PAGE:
Building software at a medical data analytics company is complex enough on a regular day, but doing so during a worldwide pandemic presents novel challenges. We asked Stephen Mead, Chief Engineer at Nested Knowledge to elaborate. Mead handles all of Nested Knowledge’s software, whether it is the website, user interface, functionality, and implementation, from writing the HTML to building the data structures for tables on the database. “I’d say my job is like a full stack developer++, but that’s what happens when you work in a startup,” he says with a smile. Together with Chief Technology Officer Karl Holub and Director of Research Natalie Reierson, Mead works on various features of the software running Nested Knowledge.
One of Mead’s recent projects was redesigning the Nested Knowledge homepage. “I know it looks very simple, like not much is going on. But a lot of it is not visual: a lot of complexity goes on behind the scenes. When you do a literature search, you’re not just getting the study information from PubMed; it’s also running through things like Population and Outcome date extractors for factors like patient subpopulations, intervention, comorbidities, outcomes and things like that.” His other recent projects include gathering data from multiple sources such as the directory of open access journals and redesigning the user tool of the data gathering process. “When you get the core pieces of your product in place, then it’s the little things to refine.”
Interacting with an amazing software team has been one of the best perks of his job, says Mead. He particularly looks up to his colleague Holub. He recalls the first time he saw Holub’s resume and thought: “Wow, yes please. I definitely want to work with this guy.” He says that having committed and accomplished people on the team can charge the atmosphere. “He (Holub) is so smart about the way that he teaches you, and he’s just really good at his job. And everyone can appreciate that. It just makes your life easier and elevates everyone else,” he says.
The flexibility of working from home is also a big plus for Mead. “I love having difficult-to-reach deadlines. I’m up until 4 in the morning working but also knowing that I don’t have to be back at work until 3 in the afternoon,” he says. “Making my own schedule and being responsible for my own deadlines is important to me. It’s not about how many hours you work but it’s all about your output and how you get things done.” He agrees that working from home comes with its own learning curve. “It’s a tough experience to go through, but once we do get through it, we work more comfortably. But it took me some time to realize that I’m not going to sit at a desk every day to work.”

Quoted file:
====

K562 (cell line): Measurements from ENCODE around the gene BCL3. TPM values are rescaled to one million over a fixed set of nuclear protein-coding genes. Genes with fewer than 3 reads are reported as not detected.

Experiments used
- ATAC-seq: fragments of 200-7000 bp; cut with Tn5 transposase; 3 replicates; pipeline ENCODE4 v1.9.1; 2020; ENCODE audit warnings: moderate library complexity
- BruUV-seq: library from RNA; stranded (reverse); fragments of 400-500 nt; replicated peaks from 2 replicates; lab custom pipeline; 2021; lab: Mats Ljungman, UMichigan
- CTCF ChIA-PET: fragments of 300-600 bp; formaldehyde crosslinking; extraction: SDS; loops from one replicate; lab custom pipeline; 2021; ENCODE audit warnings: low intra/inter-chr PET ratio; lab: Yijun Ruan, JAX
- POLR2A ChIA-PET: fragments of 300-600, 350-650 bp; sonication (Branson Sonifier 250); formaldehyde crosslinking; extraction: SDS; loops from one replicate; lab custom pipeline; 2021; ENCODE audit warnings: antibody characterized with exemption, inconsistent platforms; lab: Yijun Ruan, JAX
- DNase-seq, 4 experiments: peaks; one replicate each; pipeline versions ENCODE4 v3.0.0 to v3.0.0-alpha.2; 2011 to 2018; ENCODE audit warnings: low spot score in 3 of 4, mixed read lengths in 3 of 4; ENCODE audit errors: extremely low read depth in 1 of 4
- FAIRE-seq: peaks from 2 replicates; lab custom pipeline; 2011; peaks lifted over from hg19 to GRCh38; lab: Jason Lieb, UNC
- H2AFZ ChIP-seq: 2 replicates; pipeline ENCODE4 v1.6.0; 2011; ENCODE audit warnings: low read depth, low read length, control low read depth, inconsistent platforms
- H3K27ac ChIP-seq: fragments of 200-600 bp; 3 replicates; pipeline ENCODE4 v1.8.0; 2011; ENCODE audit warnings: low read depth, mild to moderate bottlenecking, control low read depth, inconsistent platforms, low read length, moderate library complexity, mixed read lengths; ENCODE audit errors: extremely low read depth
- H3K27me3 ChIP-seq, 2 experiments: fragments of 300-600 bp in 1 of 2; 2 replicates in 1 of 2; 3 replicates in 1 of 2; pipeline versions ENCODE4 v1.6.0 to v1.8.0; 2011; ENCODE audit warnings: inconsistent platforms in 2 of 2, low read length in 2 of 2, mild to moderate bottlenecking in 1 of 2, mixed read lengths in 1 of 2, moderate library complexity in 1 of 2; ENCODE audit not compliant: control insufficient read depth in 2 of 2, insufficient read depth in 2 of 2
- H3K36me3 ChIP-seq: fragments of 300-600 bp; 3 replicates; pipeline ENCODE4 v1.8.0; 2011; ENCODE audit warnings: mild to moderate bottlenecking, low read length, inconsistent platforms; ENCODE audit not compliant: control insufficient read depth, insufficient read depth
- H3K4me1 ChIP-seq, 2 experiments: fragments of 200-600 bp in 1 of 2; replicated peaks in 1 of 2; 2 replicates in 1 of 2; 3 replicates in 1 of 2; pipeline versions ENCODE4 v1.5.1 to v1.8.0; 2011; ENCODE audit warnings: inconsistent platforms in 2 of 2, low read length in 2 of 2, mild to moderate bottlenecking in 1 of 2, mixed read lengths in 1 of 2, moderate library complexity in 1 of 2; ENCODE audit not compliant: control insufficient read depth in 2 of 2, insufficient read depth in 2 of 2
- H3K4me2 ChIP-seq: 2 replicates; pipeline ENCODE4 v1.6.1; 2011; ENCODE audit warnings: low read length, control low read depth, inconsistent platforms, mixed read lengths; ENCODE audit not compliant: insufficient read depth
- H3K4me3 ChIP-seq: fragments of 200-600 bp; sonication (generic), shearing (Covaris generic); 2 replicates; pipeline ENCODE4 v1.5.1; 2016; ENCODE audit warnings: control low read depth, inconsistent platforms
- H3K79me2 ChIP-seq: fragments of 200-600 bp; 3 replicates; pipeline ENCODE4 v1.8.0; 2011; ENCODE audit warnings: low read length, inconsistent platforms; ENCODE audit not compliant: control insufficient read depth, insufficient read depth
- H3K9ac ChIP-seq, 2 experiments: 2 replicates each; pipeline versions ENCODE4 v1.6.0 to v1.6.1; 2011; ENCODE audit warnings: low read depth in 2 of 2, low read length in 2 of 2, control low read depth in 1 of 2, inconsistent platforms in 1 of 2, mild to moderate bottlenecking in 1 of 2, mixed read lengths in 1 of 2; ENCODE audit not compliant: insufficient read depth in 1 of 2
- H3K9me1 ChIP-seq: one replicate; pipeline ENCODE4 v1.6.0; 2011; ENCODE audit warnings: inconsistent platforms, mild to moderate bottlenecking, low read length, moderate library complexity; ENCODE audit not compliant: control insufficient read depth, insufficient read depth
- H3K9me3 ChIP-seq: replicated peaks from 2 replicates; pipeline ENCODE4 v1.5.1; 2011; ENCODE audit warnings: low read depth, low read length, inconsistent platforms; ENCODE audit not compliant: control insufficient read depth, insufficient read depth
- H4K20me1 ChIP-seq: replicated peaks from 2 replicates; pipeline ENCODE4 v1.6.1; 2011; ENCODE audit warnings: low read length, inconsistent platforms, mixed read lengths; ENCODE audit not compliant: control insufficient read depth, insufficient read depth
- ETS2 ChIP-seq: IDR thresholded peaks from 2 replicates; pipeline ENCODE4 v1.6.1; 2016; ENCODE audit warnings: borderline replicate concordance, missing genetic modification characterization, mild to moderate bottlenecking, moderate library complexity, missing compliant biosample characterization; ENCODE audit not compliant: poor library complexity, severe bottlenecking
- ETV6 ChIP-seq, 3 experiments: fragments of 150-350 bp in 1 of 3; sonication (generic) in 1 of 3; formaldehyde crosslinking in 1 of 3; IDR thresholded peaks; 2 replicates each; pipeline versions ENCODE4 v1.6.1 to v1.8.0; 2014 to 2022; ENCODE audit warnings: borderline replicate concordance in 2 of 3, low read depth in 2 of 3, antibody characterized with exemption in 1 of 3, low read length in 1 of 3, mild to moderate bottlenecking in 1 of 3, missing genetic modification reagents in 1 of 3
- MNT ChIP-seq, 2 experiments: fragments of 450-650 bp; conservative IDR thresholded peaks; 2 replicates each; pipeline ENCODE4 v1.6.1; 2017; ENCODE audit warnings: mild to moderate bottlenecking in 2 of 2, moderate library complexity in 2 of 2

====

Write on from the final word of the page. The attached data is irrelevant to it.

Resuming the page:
Mead says that Nested Knowledge is poised to evolve more rapidly in the COVID-19 era, with the increasing push to acquire preprint and prepublication data. “The coronavirus has changed the way researchers look at the speed of publication. A year-and-a-half ago, when we told people that we had perpetually up-to-date literature reviews, they said they didn’t care if they were a week out of date. Now, with COVID-19, that’s no longer okay. We need the studies that were published yesterday in our literature review today,” he says.
“The one thing that remains the same is our vision that the medical world needs the data. And 300mb text files are not the data they need. It doesn’t look like anyone has a good solution for this in the long-term, and I think that Nested Knowledge can fix that,” he says. “Sure, the tools that we use will continue to evolve, but that is the core principle, and I want to see us be successful at that.”
Enhancing the user experience is one of the key future challenges for the company, Mead says. “We are making it usable for a wide range of doctors so that they don’t have to spend hours learning new software. We want a person walking in not knowing anything about us and within 45 minutes doing a pretty comprehensive literature review, all within one piece of software,” he says. “We have all the tools to do that, but there is still a learning curve; we want it to be clearer for our users to do it on their own, and we hope to get better at it.”